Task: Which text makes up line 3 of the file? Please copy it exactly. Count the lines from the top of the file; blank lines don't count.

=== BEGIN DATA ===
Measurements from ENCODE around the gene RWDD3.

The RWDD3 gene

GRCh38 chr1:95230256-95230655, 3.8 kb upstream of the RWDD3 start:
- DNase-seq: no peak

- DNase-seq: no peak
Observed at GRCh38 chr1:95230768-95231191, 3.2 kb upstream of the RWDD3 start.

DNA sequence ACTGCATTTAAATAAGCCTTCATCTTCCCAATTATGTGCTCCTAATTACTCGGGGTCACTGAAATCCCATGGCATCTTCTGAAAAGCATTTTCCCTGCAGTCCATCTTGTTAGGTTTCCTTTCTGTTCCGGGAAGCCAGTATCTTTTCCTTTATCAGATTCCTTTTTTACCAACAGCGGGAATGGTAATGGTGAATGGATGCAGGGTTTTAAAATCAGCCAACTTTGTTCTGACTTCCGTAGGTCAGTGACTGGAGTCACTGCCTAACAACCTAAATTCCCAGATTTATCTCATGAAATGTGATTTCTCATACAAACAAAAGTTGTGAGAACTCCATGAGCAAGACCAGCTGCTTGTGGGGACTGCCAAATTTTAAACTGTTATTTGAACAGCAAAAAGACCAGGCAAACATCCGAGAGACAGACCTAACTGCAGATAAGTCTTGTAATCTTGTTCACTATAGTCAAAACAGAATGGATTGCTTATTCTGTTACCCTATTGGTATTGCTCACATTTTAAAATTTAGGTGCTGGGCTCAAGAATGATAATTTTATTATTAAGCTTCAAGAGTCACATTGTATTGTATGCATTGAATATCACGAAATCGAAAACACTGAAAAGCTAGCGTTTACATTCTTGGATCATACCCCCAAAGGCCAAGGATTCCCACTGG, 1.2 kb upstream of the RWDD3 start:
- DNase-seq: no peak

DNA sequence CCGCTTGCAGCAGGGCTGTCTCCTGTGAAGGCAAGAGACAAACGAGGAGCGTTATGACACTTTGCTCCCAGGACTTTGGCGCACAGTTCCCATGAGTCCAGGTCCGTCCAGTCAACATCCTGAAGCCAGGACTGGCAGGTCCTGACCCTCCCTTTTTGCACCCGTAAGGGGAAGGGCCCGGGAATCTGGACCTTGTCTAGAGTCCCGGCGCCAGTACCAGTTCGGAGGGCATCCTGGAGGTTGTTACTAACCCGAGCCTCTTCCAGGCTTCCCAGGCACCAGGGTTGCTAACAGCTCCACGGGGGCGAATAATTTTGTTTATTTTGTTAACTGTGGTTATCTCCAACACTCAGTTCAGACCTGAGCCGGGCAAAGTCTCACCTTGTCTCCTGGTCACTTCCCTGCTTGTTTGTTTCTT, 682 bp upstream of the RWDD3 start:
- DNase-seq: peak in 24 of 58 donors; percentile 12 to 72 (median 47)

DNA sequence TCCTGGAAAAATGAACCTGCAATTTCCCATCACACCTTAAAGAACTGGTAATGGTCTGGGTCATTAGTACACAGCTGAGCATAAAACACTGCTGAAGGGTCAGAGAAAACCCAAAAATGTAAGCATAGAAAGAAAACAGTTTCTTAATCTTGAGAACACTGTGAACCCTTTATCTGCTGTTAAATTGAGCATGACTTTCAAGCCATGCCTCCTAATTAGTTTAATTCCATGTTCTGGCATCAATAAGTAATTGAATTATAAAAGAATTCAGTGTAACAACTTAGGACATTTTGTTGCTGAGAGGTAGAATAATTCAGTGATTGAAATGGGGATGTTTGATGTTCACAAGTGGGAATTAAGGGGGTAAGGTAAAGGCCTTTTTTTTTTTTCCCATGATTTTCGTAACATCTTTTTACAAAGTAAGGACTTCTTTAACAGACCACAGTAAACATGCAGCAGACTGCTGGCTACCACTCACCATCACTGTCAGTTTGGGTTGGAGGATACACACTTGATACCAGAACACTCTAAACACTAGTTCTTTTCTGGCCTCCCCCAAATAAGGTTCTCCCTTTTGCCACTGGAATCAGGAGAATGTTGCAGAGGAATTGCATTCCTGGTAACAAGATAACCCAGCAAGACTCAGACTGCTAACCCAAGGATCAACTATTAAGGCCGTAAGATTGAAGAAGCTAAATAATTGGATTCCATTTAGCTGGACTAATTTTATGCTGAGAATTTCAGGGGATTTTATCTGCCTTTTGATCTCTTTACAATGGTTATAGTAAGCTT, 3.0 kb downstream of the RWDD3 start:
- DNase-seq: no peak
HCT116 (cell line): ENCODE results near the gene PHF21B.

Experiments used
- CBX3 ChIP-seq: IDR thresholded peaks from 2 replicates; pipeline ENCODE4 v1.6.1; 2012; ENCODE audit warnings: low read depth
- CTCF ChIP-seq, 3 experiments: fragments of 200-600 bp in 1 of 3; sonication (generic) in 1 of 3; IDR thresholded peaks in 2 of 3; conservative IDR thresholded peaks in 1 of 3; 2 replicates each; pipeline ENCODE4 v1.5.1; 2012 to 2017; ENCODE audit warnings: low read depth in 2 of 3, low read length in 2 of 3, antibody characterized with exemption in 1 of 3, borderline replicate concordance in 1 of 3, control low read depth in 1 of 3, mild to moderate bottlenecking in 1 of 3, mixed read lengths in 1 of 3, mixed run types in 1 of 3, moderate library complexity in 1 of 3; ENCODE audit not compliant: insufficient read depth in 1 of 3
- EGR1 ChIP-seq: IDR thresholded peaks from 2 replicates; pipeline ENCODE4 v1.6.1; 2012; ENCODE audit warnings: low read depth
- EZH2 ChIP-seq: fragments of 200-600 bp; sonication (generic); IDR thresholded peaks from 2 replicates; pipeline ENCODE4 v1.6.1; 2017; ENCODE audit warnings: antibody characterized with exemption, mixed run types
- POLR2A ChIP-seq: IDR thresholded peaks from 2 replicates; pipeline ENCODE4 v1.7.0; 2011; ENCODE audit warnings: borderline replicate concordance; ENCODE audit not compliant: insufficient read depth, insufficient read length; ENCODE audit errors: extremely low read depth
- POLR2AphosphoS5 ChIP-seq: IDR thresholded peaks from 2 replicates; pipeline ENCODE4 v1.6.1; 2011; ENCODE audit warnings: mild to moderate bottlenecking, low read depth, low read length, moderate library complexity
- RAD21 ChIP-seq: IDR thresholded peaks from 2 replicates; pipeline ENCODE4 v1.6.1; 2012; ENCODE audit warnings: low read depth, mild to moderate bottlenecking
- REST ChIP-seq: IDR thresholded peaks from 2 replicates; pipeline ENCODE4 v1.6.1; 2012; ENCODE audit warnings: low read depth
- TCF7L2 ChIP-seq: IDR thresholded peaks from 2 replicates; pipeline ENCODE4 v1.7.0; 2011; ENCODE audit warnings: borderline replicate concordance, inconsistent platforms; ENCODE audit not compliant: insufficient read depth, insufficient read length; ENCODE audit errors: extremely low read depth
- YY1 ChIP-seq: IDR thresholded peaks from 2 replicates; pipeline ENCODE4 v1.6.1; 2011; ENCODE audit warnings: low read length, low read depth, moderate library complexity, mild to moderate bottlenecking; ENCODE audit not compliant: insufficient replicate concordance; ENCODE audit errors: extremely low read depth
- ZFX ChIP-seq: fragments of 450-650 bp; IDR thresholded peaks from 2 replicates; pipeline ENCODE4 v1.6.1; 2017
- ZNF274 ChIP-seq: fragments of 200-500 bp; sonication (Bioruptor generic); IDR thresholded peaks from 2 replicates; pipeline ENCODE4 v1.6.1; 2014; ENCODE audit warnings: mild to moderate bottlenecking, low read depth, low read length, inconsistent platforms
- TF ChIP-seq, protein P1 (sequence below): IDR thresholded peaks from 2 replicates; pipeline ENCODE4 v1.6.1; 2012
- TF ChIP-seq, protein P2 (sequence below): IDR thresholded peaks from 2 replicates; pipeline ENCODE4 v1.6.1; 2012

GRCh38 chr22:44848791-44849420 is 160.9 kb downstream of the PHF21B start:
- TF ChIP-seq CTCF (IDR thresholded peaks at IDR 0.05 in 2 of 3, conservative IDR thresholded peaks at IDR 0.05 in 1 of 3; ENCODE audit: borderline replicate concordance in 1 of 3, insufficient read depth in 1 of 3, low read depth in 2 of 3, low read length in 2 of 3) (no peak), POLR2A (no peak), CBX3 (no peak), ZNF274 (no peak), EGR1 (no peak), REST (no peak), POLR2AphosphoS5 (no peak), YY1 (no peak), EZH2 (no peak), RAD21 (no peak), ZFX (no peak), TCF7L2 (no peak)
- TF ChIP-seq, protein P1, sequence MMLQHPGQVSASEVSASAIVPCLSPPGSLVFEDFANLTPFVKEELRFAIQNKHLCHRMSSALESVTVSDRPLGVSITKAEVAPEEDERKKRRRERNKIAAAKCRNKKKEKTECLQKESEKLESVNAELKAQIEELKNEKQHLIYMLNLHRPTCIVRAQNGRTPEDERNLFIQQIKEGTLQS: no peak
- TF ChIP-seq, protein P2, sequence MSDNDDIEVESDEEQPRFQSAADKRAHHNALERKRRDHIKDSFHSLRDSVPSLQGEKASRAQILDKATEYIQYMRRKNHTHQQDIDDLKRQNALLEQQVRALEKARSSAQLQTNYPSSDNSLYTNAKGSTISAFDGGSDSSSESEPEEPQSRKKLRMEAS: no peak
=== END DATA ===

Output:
GRCh38 chr1:95230256-95230655, 3.8 kb upstream of the RWDD3 start: